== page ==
Terry Briley, professor of Bible and dean of the College of Bible and Ministry at Lipscomb University in Nashville, Tenn., edited the Old Testament series with Paul J. Kissling, professor of Old Testament and director of research at the Training Christians for Ministry International Institute of Vienna, Austria.  
Briley notes that his appreciation for the approach of the series and its emphasis on the value of the entire Bible prompted him to take part as a contributor and co-editor.  
“Anything that furthers awareness, understanding and dialogue will serve us well as we strive to come closer to Jesus’ ideal of the unity of the body,” Briley said.
The New Testament editors are Anthony L. Ash, longtime professor of Biblical studies at Abilene Christian University in Texas, and Jack Cottrell, professor of theology at Cincinnati Christian Seminary in Ohio. Ash called the series “a good showpiece of scholarship within the brotherhood.”
Among the other scholars who contributed to the commentaries are Randall C. Bailey, Allen Black, Mark C. Black, Dave L. Bland, Brandon L. Fredenburg, John Mark Hicks, Gary Holloway, Jesse C. Long, Jr., Dale W. Manor, C. Michael Moss, Richard E. Oster, Jr., Justin M. Rogers, Timothy M. Willis, Morris M. Womack and Clyde M. Woods.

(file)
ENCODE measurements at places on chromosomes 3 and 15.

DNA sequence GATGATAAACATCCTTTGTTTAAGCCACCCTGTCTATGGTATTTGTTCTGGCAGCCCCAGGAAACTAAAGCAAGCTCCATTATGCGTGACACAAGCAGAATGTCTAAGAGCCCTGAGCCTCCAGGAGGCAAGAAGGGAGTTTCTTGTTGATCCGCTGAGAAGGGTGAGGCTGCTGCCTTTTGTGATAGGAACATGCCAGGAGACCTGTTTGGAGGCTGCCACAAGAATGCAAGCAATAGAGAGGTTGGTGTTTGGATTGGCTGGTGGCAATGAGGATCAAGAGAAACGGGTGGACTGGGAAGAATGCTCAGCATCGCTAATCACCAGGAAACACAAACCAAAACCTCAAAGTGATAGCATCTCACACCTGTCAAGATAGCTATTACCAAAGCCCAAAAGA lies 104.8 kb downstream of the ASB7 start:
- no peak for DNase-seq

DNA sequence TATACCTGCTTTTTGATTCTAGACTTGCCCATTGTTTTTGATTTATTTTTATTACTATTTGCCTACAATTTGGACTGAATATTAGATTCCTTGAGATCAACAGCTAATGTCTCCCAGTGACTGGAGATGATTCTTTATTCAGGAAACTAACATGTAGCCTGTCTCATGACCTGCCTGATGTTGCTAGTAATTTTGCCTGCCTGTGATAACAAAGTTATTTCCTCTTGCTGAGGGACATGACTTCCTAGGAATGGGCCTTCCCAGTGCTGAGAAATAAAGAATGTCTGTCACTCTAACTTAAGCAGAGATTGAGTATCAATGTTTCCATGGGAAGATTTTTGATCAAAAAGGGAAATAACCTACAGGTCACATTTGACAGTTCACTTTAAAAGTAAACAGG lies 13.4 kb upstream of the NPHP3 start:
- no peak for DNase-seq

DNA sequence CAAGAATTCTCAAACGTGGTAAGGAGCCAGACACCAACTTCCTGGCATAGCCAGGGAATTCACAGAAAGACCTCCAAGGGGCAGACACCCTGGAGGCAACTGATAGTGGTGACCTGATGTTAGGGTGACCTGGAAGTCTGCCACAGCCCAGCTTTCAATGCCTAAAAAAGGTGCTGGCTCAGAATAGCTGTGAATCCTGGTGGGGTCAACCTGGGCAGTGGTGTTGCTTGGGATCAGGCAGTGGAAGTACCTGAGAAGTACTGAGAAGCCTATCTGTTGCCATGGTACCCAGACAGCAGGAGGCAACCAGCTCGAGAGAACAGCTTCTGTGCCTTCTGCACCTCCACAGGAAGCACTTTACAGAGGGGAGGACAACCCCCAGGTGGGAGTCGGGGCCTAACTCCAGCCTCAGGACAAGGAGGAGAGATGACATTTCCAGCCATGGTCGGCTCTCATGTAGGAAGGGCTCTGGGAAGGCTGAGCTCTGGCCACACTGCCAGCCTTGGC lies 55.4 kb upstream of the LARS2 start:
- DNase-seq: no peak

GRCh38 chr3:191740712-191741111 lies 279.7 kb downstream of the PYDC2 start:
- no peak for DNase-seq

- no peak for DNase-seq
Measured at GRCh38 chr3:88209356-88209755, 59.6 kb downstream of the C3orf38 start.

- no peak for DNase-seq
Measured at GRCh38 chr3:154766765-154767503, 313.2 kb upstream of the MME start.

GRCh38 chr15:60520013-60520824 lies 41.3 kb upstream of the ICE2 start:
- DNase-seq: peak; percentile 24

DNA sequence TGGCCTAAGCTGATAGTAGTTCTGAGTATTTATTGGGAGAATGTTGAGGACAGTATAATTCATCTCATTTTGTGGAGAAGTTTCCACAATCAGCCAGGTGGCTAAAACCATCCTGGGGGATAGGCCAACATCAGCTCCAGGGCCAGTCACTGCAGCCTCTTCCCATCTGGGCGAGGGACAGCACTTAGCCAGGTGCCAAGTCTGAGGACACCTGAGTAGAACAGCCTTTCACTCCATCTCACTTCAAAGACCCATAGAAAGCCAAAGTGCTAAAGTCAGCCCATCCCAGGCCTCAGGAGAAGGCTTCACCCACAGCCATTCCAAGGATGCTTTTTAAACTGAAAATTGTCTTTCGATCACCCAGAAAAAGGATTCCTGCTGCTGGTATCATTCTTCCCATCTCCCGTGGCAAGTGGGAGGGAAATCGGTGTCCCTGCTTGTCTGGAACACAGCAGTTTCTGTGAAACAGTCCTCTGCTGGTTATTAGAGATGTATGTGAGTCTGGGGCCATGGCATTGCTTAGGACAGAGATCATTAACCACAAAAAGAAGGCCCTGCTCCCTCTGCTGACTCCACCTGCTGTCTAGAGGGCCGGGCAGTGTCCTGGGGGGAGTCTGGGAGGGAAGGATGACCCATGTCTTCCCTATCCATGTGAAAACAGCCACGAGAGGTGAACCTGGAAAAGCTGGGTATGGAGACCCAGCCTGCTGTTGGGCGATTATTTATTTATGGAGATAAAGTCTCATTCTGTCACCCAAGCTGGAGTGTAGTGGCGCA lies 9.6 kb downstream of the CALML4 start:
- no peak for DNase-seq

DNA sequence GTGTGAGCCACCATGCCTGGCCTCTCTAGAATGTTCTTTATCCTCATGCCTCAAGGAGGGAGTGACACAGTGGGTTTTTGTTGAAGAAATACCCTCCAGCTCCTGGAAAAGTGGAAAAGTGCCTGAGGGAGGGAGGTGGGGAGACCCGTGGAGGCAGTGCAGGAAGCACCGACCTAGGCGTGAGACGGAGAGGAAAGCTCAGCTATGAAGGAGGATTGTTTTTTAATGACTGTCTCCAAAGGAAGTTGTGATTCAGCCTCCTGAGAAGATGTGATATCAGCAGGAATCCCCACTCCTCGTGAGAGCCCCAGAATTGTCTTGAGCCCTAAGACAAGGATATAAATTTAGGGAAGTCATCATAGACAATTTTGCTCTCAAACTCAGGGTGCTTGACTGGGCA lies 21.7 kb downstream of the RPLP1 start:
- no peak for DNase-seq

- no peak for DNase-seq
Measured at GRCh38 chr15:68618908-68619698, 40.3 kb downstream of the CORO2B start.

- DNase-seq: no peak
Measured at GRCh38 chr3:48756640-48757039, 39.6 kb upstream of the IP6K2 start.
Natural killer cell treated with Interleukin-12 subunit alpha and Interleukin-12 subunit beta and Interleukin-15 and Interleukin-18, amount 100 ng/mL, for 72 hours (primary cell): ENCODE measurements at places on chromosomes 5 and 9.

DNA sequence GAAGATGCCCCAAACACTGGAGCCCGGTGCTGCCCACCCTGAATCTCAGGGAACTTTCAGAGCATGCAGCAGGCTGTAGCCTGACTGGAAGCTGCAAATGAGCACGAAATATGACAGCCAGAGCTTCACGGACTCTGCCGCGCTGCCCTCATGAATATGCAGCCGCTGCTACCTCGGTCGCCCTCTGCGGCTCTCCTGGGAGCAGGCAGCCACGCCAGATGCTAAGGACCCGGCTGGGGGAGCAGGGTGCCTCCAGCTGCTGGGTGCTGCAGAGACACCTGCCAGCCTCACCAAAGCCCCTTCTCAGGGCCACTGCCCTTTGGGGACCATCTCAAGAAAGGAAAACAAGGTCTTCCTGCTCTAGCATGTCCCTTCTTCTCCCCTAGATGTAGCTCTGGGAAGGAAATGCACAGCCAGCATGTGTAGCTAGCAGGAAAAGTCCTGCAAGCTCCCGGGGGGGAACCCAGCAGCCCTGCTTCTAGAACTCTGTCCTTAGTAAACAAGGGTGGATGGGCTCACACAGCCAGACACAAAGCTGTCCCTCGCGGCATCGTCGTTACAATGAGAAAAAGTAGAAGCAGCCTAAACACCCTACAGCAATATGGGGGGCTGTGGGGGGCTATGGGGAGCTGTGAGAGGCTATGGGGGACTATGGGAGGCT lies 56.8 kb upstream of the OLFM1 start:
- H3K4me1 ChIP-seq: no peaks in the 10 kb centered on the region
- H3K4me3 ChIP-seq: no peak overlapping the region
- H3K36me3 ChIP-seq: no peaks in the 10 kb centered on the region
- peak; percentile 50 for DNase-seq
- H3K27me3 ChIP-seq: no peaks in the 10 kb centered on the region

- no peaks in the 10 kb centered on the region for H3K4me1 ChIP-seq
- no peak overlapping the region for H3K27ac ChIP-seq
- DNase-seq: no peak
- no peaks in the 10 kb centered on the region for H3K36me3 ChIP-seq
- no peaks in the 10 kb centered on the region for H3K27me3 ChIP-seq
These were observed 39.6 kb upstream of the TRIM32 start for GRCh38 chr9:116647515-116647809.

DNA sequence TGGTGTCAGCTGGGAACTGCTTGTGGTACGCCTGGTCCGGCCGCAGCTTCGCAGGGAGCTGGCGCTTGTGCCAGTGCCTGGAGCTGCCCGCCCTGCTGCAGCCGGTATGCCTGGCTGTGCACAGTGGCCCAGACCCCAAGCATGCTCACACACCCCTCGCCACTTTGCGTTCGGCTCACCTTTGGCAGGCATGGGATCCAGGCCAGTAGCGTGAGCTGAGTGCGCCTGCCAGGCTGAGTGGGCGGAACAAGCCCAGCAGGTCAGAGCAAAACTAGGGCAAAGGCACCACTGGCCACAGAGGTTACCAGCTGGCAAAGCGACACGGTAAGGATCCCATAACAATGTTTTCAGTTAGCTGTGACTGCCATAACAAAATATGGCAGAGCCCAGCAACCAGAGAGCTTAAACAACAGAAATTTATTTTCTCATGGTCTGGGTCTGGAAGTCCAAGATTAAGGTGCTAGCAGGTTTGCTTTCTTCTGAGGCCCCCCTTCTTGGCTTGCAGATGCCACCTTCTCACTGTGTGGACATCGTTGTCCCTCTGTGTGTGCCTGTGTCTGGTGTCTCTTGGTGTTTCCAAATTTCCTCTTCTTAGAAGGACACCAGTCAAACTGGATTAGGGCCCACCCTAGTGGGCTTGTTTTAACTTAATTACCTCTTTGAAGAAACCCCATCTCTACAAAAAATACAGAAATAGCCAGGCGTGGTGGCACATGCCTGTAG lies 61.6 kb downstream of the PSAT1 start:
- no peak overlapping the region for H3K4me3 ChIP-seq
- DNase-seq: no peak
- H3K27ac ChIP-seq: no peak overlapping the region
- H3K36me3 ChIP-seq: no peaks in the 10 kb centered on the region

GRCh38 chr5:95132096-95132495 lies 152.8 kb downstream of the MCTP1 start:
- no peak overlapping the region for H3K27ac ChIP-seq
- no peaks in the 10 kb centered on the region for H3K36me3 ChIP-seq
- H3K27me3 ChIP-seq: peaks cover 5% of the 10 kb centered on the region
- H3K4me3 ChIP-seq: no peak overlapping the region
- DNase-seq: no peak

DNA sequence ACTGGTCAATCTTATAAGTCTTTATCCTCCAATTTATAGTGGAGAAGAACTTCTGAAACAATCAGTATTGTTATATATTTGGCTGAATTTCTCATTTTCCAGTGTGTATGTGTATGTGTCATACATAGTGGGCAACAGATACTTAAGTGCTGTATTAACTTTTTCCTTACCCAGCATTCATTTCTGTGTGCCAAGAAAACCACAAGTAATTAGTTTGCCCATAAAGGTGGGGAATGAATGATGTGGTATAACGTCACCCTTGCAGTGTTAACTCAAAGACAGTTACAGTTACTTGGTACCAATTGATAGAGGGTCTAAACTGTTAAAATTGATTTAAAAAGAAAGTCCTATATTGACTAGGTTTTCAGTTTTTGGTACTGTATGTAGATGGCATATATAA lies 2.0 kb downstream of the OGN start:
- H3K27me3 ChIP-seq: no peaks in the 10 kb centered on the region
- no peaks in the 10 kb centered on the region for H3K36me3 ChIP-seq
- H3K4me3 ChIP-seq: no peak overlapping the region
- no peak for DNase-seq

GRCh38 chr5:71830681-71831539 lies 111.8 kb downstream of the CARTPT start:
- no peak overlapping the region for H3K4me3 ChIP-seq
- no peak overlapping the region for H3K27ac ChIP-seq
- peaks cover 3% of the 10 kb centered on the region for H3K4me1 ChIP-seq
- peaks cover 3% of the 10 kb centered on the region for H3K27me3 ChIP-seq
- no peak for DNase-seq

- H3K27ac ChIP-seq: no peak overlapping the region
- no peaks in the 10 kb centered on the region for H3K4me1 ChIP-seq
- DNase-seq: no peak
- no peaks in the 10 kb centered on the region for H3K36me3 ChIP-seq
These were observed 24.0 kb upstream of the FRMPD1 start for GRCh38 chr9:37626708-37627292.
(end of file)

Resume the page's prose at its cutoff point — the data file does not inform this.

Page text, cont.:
Years ago Alexander Campbell reflected on the Christian’s relationship with the Bible by saying, “He reads the Bible to enjoy the God of the Bible; that the majesty, purity, excellency, and glory of its Author may overshadow him, inspire him, transform him and new-create him in the image of God.”
Campbell appropriately took a high view of Scripture, a perspective that continues in the now complete “College Press NIV Commentary.”
CLYDE H. SLIMP preaches for the Lakehoma Church of Christ in Mustang, Okla.
teaches Old Testament at Oklahoma Christian University in Oklahoma City and is the Chronicle’s Reviews Editor.
Reviewing an entire commentary series in limited space is difficult at best. The Christian Chronicle asked ministers, Bible teachers and church members who use the commentaries to share their thoughts.
Following are their responses, edited for length:
The College Press commentaries help me when I need a quick interpretation of a verse. The explanations are not overly extensive and they provide an insightful look at the text.
People who do not have a background in the original languages and who are not interested in the nuances of every verb and participle can greatly benefit from the series. I often recommend them to our Bible class teachers.
David Duncan | Minister, Memorial Church of Christ, Houston
“I have the whole series and have used several — especially in preparing for teaching Bible classes. … I particularly liked the volume on Revelation. It gave some material I did not know before, but took a conservative view of the book.